This project starts from the assumption that the transnational sphere is fertile ground for studying how institutions emerge and evolve in the face of strategic uncertainty, polyarchy, and a multiplicity of actors with different goals. Given such common conditions, why do transnational governance fields display highly differentiated trajectories in terms of their organizational forms and relational actor configurations? Why are there such varying degrees of democratic participation, public accountability, and institutional effectiveness? The project aims to develop a theoretical framework that focuses on the initial design, contestation, and responsiveness of governance organizations as well as on their relation to other actors within a specific field of rule-making. This conceptual work builds on a comparison of longitudinal studies on four fields chosen to provide maximum variance in political salience and technical complexity: accounting standards, copyright rules, forest certification, and labor standards. The aim is to develop a theoretical typology of trajectories which are located on a continuum from monopolistic to pluralistic participation in governance. Project duration: April 2012 to March 2013.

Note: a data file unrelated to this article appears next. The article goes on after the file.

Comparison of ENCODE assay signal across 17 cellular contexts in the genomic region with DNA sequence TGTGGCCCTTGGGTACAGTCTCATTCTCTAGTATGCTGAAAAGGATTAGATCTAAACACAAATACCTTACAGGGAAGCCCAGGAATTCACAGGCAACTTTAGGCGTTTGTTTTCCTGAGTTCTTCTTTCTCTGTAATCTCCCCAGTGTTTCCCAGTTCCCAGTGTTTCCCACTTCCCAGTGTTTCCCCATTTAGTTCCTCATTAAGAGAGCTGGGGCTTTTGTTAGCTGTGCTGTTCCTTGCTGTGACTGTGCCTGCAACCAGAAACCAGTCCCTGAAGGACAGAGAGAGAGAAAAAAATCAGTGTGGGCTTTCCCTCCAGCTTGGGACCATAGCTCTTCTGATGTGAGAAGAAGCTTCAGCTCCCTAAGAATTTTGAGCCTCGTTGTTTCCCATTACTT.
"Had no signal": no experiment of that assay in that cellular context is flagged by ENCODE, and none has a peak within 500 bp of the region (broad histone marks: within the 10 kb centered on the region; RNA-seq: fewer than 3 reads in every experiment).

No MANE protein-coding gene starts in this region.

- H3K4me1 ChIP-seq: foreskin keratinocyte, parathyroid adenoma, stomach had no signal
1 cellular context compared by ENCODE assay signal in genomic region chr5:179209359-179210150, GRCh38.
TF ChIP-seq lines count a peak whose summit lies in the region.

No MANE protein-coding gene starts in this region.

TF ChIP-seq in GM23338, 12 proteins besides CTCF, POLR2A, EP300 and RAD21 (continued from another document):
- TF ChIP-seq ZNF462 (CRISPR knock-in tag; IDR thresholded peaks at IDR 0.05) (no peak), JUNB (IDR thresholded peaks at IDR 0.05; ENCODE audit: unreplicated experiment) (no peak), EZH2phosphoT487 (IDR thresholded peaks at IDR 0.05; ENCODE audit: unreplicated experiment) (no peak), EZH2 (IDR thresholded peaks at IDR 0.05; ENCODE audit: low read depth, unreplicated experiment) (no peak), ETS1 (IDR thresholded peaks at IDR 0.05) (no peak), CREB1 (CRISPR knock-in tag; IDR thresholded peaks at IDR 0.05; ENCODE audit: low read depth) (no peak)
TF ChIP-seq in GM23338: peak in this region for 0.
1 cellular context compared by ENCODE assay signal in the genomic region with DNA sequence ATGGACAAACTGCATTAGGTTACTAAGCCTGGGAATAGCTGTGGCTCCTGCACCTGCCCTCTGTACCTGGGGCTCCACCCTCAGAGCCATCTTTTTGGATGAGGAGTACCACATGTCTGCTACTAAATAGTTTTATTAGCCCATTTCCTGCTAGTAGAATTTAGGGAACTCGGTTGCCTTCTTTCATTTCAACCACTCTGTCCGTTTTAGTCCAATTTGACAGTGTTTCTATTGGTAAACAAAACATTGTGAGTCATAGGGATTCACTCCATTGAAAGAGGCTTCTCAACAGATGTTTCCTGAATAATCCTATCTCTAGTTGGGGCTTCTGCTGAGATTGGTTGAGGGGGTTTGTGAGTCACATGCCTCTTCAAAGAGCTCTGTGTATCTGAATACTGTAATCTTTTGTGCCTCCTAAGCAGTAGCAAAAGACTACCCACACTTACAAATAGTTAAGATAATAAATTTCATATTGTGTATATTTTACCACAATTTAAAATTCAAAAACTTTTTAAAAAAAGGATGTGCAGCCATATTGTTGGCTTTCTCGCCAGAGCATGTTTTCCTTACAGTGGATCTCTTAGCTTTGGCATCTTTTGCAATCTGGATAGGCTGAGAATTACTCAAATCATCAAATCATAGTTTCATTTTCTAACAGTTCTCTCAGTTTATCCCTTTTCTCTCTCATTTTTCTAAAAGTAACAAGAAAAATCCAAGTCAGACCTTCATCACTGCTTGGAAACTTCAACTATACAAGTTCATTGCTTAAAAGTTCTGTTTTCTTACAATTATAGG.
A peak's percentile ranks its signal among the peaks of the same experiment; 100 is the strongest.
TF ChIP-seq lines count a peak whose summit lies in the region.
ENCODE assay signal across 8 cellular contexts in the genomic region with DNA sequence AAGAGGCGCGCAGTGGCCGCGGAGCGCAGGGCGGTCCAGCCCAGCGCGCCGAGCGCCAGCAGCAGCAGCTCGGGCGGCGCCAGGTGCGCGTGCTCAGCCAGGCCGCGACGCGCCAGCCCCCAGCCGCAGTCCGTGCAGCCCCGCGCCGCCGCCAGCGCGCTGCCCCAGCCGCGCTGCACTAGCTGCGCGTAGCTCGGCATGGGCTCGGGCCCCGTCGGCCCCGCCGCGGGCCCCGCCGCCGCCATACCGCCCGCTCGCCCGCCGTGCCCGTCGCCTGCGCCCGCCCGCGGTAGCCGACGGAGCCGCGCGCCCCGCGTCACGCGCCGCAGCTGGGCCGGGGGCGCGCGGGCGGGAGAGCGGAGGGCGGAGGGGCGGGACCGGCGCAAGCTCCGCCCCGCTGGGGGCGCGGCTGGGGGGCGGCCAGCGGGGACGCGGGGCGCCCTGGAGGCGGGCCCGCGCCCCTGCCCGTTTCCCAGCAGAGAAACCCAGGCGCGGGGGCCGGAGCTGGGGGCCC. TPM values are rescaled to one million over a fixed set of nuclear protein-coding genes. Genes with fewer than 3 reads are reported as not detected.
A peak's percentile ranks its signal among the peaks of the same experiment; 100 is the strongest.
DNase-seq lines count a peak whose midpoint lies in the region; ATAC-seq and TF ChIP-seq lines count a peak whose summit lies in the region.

Sigrid Quack, 2012: Regime Complexity and Expertise in Transnational Governance: Strategizing on Regulatory Uncertainty. Paper presented at the Onati Workshop on Law, Contestation, and Power in the Global Political Economy, 7-8 June 2012. Published on SSRN.
Malets, Olga/Sigrid Quack, 2012: Projecting the Local into the Global: Trajectories of Participation in Transnational Standard-Setting. Paper published on SSRN. Forthcoming 2013 in: Gili Drori/Markus Höllerer/Peter Walgenbach (eds.), Organizations and Managerial Ideas: Global Themes and Local Variations. London: Routledge.